Wednesday, June 17, 2015

Personal Fuel Minimums

#5 of my series Behind the Cockpit Door

Everybody’s got their own personal fuel minimums, but as a new captain it’s sometimes hard to figure out just what that number should be for a specific flight on a specific day for a given city pair, particularly if it’s a new destination for you or you’ve not flown there  in the recent past.

For many years I avoided flying into Newark (EWR) as we were constantly cursed with the dreaded “OPEC One” arrival: a low altitude, circuitous routing that seemed to take forever as New York Approach had to vector airliners arriving from the south and southwest to a position North of the airport in order to make a southerly landing.  Just when you could see the airport, they would vector you away from the field and start a long lazy circle that seemed to be an endless chain of follow-the-leader.  Flying at 6000 feet for most of the route, you watched your fuel gauges decrease from a comfortable margin as the Jet A was consumed at a great rate, probably 2-3 times the rate we burn at the higher cruise altitudes.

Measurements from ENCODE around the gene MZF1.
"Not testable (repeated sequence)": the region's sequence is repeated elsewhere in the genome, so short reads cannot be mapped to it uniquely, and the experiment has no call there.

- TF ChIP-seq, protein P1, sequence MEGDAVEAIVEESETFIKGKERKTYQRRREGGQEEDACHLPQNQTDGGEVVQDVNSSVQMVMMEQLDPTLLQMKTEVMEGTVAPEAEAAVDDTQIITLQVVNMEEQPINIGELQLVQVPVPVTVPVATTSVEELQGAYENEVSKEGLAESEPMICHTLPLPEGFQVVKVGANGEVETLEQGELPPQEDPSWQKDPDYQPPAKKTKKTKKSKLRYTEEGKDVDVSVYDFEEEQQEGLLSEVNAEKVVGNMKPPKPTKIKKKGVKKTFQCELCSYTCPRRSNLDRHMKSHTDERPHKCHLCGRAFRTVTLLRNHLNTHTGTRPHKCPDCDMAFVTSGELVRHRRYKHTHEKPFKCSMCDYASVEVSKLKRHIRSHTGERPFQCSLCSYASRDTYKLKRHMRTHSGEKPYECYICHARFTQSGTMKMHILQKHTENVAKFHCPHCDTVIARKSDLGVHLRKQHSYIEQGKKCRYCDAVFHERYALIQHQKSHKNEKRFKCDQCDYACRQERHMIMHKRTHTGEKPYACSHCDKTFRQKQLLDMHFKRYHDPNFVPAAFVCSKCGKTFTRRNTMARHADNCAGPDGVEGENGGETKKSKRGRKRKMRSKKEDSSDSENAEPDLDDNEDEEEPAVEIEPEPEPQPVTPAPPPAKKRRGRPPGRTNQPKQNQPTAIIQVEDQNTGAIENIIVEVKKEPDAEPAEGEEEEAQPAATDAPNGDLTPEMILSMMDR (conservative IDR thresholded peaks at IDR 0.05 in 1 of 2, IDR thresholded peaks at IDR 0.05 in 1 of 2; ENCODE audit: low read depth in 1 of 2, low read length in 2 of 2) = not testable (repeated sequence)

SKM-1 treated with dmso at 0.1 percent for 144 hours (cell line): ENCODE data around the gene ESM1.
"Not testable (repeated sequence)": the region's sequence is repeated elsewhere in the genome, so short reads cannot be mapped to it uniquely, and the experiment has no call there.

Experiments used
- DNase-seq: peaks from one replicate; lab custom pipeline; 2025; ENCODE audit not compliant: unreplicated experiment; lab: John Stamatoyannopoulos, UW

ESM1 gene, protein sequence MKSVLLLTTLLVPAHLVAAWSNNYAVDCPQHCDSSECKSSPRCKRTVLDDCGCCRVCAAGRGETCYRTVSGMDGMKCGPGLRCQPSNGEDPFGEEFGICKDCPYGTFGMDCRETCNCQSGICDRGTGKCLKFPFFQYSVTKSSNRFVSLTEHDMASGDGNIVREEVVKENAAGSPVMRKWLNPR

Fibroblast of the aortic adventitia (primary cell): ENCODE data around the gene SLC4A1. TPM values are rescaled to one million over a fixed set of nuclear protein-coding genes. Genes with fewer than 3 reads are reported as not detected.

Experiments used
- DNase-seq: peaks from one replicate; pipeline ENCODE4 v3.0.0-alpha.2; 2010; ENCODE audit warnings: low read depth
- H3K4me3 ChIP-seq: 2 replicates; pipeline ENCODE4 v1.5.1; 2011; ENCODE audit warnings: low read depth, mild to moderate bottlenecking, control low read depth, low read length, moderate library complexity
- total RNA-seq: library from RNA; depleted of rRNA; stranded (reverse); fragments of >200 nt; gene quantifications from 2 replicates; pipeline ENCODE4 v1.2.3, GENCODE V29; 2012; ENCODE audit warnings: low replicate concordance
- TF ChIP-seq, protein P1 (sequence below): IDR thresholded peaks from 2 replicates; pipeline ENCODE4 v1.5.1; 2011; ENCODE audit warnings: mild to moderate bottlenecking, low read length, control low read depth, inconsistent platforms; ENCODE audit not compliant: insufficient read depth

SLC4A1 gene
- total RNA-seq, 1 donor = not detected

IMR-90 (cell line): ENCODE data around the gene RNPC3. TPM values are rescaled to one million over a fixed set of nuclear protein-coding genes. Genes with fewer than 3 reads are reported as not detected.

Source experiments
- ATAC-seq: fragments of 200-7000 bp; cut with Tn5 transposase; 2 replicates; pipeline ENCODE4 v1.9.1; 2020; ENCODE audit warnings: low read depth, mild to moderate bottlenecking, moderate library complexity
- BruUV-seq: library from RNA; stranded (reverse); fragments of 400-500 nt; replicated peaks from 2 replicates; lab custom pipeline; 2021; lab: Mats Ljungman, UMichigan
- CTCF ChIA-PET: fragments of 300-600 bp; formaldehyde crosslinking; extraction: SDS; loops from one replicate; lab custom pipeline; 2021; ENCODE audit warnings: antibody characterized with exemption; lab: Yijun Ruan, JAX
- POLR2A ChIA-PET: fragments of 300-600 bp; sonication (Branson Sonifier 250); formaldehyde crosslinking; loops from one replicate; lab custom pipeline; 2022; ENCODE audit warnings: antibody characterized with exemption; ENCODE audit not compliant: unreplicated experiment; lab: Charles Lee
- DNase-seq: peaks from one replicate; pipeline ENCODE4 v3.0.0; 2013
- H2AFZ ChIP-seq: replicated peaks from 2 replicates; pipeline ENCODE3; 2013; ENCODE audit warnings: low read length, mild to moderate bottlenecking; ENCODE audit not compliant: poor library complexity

Adding extra fuel for landings at EWR was part of my insurance policy, particularly if they were landing to the South and I knew my arrival route would have me flying that OPEC One procedure.  My biggest concern was to land with enough fuel to keep my heart rate normal in case of an unexpected go-around, an airport closure or some other unforeseen anomaly.  Consequently, the first thing I always looked at on the flight plan was FOD or fuel over destination. 

If the weather was bad and I had an alternate airport listed (and the fuel to get there, make an approach or 2 as well as extra holding fuel) I would normally rest easier, knowing the dispatcher was required to put on extra fuel required by FARs (Federal Aviation Regulations). I just needed to check the holding fuel to make sure we had enough “hang around” time before we called “bingo” and headed off to the specified alternate airport, or chose a different more weather-friendly one.  

It was almost contradictory how having a cloudy weather forecast at the destination could  actually be a relief.  That way I didn’t have to think about all the possible problems which could occur on a nice clear day, when the azure blue sky can produce a rather false sense of security. Instead, the regulations dictated lots of extra fuel and I could easily justify adding more if I thought it necessary with my reasoning that the more time we had to hold, the more likely we were to get the passengers to exactly where they wanted to go.